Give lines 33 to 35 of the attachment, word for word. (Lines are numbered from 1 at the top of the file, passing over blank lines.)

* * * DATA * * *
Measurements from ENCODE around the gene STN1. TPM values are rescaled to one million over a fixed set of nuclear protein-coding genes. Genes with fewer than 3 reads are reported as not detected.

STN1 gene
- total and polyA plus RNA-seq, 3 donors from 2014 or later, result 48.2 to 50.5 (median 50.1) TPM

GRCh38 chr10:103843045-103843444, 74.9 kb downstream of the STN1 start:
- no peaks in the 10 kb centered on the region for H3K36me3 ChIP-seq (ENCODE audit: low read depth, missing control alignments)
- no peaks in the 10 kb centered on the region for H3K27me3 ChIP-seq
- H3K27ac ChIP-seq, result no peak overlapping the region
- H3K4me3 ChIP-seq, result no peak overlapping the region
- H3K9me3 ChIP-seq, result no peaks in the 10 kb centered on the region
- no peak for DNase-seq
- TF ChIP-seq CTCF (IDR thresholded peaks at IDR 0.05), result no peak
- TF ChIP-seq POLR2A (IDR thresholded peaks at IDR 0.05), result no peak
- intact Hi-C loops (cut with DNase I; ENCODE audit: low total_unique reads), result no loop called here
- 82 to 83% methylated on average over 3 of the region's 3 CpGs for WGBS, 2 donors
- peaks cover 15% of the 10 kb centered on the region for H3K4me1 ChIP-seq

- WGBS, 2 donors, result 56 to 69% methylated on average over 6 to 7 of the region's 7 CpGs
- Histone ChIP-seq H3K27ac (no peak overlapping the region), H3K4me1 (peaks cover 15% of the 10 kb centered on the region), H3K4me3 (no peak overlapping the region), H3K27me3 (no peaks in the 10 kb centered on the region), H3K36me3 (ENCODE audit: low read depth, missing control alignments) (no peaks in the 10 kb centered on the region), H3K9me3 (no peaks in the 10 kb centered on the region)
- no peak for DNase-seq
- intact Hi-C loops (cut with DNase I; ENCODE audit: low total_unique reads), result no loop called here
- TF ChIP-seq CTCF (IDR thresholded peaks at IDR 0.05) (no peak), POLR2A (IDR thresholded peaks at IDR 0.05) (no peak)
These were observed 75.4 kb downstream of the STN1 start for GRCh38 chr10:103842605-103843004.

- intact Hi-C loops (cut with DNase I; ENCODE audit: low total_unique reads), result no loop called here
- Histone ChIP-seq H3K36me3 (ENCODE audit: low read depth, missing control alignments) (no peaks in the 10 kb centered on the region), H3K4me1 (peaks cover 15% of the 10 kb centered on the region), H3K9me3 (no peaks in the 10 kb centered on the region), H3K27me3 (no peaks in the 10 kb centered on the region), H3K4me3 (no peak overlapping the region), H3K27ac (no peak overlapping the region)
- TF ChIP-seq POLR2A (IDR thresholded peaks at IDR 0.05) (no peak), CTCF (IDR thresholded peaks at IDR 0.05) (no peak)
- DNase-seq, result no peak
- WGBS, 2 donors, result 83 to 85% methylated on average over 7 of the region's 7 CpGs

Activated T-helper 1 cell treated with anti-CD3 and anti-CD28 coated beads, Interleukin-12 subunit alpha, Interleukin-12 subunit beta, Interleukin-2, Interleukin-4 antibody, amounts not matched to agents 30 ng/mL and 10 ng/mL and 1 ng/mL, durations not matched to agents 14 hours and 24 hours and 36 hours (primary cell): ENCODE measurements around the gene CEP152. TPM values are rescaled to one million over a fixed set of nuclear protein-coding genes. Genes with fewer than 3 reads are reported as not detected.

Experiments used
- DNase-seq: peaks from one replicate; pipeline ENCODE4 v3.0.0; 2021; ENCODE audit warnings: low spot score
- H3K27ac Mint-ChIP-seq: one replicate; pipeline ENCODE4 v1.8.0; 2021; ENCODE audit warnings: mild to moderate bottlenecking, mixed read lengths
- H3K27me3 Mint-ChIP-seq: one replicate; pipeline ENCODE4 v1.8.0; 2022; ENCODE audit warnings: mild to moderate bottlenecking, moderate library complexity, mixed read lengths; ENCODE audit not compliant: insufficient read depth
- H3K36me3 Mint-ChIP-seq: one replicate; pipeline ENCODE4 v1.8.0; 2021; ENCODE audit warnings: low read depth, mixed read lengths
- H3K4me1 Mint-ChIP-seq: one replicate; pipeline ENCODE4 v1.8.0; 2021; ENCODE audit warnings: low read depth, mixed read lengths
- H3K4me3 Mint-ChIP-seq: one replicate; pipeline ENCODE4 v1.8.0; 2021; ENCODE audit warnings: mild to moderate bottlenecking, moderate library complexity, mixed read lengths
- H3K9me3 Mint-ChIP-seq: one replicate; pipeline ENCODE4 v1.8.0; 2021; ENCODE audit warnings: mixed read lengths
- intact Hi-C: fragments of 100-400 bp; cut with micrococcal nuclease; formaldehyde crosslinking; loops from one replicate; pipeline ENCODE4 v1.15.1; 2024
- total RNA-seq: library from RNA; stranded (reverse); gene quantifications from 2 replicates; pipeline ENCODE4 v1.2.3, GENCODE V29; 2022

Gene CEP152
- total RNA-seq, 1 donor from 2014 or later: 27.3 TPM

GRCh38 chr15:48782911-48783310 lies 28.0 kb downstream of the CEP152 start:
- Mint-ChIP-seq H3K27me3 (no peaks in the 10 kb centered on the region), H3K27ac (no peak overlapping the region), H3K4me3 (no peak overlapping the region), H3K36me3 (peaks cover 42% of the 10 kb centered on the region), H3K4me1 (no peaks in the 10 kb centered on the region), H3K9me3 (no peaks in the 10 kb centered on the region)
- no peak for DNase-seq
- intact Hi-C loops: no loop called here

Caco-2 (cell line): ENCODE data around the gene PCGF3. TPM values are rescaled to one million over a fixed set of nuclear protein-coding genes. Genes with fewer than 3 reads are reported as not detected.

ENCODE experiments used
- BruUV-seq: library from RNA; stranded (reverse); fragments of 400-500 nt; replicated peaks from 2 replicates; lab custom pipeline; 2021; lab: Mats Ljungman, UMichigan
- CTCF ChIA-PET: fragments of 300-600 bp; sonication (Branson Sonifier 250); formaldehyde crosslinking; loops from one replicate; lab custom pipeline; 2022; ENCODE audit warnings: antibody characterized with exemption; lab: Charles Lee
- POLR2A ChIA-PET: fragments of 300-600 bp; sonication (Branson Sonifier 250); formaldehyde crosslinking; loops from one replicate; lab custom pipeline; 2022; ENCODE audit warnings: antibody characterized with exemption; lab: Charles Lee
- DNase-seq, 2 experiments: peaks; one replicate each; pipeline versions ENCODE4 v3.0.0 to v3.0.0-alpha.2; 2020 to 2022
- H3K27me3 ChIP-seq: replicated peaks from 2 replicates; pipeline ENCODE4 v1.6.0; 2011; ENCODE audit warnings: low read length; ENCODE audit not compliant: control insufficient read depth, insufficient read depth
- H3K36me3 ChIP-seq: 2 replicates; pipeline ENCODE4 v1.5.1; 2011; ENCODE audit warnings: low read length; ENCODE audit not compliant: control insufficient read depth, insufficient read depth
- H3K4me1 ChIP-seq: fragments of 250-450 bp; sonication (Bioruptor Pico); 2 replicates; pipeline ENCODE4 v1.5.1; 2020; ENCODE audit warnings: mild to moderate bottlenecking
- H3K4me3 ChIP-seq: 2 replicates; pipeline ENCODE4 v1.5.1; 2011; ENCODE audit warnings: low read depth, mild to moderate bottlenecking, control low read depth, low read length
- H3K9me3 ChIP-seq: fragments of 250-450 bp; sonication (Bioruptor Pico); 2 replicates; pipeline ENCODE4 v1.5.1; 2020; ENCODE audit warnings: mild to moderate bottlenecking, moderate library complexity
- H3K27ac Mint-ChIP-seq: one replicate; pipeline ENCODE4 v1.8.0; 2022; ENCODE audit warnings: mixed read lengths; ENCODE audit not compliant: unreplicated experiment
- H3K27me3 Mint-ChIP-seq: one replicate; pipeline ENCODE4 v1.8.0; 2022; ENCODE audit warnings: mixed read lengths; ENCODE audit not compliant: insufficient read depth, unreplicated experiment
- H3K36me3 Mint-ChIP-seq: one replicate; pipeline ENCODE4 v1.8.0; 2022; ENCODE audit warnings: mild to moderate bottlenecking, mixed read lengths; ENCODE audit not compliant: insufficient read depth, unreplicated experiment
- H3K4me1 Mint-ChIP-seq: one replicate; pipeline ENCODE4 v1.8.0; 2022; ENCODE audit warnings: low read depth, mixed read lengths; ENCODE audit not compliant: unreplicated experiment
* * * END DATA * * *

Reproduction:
- H3K4me1 Mint-ChIP-seq: one replicate; pipeline ENCODE4 v1.8.0; 2021; ENCODE audit warnings: low read depth, mixed read lengths
- H3K4me3 Mint-ChIP-seq: one replicate; pipeline ENCODE4 v1.8.0; 2021; ENCODE audit warnings: mild to moderate bottlenecking, moderate library complexity, mixed read lengths
- H3K9me3 Mint-ChIP-seq: one replicate; pipeline ENCODE4 v1.8.0; 2021; ENCODE audit warnings: mixed read lengths